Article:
Just as promised, I will be exploring the experience of the people in Ethiopia in the face of policy changes and world interactions. Today, I will focus on the Afar people as I attempt to make sense of the interactions between both the Ethiopian government and the West regarding their nomadic lifestyle.
The world has taken interest in the Afar people who live in the Afar triangle (parts of Ethiopia, Djibouti, and Eritrea) over the last couple decades. I found it to be noteworthy that the only coverage by the BBC, a major Western news source, about the Afar people or even the Afar region in Ethiopia was that a group or tourists was kidnapped in 2012 (BBC). This does not encourage me to trust that BBC has a broad understanding of the Afar culture. The Afar people maintain a nomadic lifestyle, following the clouds- as they bring the rain for their livestock to eat. The common form of nation-states has been challenged by this nomadic lifestyle as it does not fit into the mold, and conflicts that arise cannot be solved through governmental policy changes. An example of this is the historical challenges that have occurred between the Afar and Issa people in parts of Ethiopia as well as Djibouti. Many of these disputes have been over pastoral lands and access routes (Feyissa and Hohne).
The Ethiopian government has a history of attempting to end the nomadic lifestyle of the Afar people. Policy makers wanted to change the mobile way of life towards a more settled way of consistent farming. However, the pastoralists themselves were not involved in this process— thus practically ensuring the lack of success of these actions. Luckily, since 1991 the government has slowed down its attempt to force the people to give the pastoral land over to the government for its own use, and many Afar people have regained lost land. However, there continues to be threat of the government creating state farmlands and compensating the landowners. The issue is that compensating these pastoralists does not allow them to continue to make a living for their families as they are trained to be pastoralists and not traders or to have other jobs (CAPRI). Going along these same lines, the Ministry of Culture and Tourism is celebrating the 27th World Tourism Day in the Afar Regional State from September 22-30. However, there is notably a lack of information about positive effects this tourism has had on the actual Afar people. Far too often, this takes the shape of subjugating these people to being treated as animals at a zoo (ENA).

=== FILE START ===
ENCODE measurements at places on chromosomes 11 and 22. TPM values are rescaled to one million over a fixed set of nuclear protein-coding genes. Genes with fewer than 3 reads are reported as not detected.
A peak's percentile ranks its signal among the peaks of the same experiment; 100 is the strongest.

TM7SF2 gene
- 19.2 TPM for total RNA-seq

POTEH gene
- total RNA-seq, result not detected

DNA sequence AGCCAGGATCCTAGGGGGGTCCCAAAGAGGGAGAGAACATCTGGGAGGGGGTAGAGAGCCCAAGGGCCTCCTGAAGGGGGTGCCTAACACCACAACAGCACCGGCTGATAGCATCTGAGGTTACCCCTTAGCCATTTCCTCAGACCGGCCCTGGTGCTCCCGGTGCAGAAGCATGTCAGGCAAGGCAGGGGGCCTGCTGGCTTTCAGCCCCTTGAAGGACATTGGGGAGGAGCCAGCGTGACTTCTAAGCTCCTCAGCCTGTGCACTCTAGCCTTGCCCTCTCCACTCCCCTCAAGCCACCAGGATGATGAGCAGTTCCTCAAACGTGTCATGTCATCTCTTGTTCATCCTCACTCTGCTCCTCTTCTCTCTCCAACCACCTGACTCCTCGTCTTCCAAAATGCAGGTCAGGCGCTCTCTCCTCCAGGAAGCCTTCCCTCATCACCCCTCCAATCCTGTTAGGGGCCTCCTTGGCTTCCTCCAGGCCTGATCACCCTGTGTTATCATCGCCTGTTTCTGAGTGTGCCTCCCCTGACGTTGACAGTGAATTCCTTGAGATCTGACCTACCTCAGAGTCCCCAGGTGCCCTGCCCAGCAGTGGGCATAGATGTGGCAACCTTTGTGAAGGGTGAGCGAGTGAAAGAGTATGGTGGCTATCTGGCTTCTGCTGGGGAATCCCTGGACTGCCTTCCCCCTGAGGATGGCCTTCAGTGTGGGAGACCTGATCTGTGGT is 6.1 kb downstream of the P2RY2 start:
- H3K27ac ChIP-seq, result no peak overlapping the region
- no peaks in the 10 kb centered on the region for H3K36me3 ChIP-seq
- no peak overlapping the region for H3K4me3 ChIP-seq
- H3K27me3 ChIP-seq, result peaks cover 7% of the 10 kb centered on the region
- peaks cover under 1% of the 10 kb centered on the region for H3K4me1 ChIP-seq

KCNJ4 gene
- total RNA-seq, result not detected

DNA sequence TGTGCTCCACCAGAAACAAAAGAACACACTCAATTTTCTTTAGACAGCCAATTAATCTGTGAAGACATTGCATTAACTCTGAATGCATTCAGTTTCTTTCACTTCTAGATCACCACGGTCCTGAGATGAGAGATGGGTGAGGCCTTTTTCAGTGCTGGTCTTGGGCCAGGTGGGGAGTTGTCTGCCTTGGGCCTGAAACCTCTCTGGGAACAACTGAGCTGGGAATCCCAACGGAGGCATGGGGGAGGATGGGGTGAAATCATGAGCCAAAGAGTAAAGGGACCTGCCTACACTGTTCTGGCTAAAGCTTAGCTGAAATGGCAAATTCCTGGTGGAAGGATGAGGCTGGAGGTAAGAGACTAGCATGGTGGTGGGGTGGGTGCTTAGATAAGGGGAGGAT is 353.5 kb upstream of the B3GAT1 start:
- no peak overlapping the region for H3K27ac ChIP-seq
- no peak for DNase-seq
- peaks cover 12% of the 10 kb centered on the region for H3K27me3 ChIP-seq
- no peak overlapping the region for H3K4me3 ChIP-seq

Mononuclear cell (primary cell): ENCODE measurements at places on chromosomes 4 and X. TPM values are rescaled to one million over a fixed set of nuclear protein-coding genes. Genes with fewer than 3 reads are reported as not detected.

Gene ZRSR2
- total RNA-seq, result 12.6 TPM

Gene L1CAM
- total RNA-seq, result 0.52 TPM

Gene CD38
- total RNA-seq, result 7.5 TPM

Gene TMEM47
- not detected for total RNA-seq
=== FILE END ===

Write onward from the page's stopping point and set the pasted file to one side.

In my research I came across another aspect of Western ideals placed on this nomadic people. The Afar stood out for their extremely high rates of Female Genital Mutilation. As with many communities where FGM is a common practice, there are many spokeswomen who try to spread warnings as to the dangerous consequences of this procedure. However it is also an important part of the Afar culture and is considered a religious act to ensure virginity of the women prior to marriage. I am sure that Dani will delve more deeply into FGM at some point during the semester, so I will not go to into detail here. However, when thinking about the nomadic lifestyle of the Afar people, I found their FGM practice connected to the Western way of addressing cultural differences. (Don’t get me wrong, I am not a fan of FGM, but I do try to approach it from an unbiased angle and understand the role it plays in the Afar culture.) Some Western organizations have succeeded in reducing the rate of FGM among the Afar to 59.8% (28toomany). The push to educate about and reduce the consequences of FGM is just part of an attempt to change the Afar culture. Other development organizations have deemed the Afar people to be uneducated, based on modern Western standards, and many attempts by outside organizations to educate the community have failed, mostly because of the very nomadic nature of the Afar people. The Afar Pastoralist Development Association (APDA) is addressing this. Ismael Gardo says that by making the education portable, it can transport along with the people and ensure sustainable education. He explains how the key is to make the classes move when the students do; including the furniture and even blackboards (VOA).
Feyissa, Dereke and Hoehne, Markus (Eds) 2010. Borders and Borderlands as Resources in the Horn of Africa (Eastern Africa Series) James Currey.
VOA (Voices of Africa)- https://www.youtube.com/watch?v=x_D8tnr43GE